Will's Coffee House

John Dryden, Dramatist, Critic, Poet Laureate, and my ancestor, frequented a coffee house called Will's almost daily, where he would hold forth on sundry subjects with great wit and aplomb. Same deal here, only without the wit or aplomb.

Location: Large Midwestern City, Midwestern State, United States

I am a stranger in a sane land...

Thursday, September 21, 2006


Just met with a student--I meet with all my students for one-on-one conferences before a paper is due; I just vastly prefer it to handed-in drafts, and the small sizes of my classes and the staggered schedule of due-dates make it a feasible practice.

The paper topic was a simple one, since this is the lower-level of the two required freshman composition courses--I like to make the first paper easy, so my kids don't A. vapor-lock on an assignment they can't wrap their terrified heads around, and B. totally screw up their GPAs and decide abruptly to quit college and join the service industry. Some of these kids are training to be nurses, and we need nurses, dammit--they have to stay here and learn.

The topic, as I say, was simple: Describe a moment in your life that changed your view of how you communicate with others. (I stress in class, by the way, that we need not get Lifetime Movie of the Week moments of death-bed conversations or jailhouse confessions--that these pieces can be light and funny--but in general, students seem to have no trouble telling me about how they finally worked up the courage to tell the school counsellor that Daddy was touching them in their 'bathing-suit parts.' Such openness is unnerving for all kinds of reasons, but it does make for a less-than-boring grading experience.)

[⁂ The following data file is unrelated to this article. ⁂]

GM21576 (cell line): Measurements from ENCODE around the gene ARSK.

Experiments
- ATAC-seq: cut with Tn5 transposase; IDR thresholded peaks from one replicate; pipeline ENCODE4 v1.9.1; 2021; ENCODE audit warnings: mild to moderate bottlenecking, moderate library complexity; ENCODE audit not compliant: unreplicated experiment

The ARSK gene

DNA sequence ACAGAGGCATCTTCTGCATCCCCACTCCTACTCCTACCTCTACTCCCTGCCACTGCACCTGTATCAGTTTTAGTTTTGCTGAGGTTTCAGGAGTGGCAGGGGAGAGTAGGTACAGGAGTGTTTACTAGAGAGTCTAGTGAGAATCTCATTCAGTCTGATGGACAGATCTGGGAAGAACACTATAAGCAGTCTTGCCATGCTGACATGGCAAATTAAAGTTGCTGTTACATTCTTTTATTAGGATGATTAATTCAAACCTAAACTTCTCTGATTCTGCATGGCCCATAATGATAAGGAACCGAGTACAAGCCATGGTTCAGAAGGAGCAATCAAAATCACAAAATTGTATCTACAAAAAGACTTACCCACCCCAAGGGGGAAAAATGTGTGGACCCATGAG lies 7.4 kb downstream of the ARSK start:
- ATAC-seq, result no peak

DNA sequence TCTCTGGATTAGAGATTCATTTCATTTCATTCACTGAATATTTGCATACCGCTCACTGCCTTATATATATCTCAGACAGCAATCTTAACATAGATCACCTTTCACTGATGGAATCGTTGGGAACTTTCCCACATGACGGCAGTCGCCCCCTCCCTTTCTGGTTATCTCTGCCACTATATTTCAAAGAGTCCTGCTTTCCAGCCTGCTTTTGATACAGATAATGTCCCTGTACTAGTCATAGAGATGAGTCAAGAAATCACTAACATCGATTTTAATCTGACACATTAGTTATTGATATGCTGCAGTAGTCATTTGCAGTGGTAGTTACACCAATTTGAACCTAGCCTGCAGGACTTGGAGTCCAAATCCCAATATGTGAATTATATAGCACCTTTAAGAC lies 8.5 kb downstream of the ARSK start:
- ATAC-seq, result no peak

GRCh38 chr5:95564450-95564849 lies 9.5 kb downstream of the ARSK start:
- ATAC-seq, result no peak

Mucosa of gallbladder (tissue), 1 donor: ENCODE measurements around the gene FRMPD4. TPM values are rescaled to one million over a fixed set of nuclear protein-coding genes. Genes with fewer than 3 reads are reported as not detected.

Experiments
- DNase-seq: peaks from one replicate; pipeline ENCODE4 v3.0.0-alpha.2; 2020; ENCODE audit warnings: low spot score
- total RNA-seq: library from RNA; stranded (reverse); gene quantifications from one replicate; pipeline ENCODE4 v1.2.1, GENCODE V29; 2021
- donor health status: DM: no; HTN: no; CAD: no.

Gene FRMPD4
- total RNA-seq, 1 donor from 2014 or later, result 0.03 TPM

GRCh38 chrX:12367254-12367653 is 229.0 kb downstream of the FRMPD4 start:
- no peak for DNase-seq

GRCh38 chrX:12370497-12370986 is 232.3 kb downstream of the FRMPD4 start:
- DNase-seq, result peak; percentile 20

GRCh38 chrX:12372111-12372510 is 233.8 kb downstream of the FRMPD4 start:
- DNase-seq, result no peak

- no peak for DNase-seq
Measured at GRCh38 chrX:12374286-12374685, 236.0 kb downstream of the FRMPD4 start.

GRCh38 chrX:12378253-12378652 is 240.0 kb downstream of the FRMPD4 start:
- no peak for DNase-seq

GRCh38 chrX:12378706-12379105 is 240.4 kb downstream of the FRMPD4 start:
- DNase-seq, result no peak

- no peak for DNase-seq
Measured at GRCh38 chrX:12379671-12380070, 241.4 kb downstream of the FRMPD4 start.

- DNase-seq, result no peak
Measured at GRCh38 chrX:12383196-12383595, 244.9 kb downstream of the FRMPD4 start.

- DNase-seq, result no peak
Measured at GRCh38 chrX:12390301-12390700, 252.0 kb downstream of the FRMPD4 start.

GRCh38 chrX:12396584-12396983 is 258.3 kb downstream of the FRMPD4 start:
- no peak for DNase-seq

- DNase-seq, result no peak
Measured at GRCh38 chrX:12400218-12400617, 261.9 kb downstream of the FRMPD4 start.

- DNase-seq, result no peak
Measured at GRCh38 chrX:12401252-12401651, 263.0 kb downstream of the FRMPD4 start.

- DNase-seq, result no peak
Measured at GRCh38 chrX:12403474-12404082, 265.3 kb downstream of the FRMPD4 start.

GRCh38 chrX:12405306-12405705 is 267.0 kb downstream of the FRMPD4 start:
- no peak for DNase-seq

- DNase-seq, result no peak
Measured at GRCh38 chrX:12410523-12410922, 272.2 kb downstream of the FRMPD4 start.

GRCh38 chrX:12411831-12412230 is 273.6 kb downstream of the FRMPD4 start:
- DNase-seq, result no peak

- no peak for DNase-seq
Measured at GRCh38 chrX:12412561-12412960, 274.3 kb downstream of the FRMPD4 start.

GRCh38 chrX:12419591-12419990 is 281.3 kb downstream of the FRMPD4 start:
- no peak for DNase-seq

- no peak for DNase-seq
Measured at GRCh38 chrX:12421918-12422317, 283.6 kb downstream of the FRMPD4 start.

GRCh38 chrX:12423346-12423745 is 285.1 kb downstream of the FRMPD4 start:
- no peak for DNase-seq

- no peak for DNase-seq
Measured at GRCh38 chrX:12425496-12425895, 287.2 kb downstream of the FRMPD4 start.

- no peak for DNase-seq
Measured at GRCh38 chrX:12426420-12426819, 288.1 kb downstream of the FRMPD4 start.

Anyway--this student had not gone for such a moment--instead, he described the moment he spoke his first word. Which, and this touches my very soul, was "Book"--as he held up a Berenstein Bears tome for his mother to read to him. Love that. And it was a finely written piece--I've already drilled into their heads to keep their writing simple and straightforward--and they've taken happily to that advice, and as a result, very few of them are producing crap, which I consider a major triumph for freshmen.

I made my usual witty and incisive editorial comments, then told him, in summing up, that he should be pleased, that "It's a beautifully written piece." He took a long moment and couldn't look at me. "What?" I asked. He answered, "It's just that...I've never had an English teacher tell me something I wrote was beautiful--or even good." And I smiled and said, "Well, maybe they weren't paying attention." And he nodded, and looked slightly tearfully suprised and pleased, and left as quickly as possible, muttering "I really appreciate hearing that..."

I'm pissed. What the hell happened to this kid? Where were his teachers and what were they thinking? It was good--and good writing doesn't come out of nowhere. He must have done good work before--why wasn't he told this? This poor kid thinks he sucks, and he doesn't--and that's a piece of cruelty I'm angry about. Somewhere out there, there's an English teacher or two who needs a swift kick to the sack (or, if a woman, a cutting remark about, say, her weight.) My job should not have to include teaching kids that they're not dumb. And yet too much of it is just that. Grrrrrr...


Anonymous Katie said...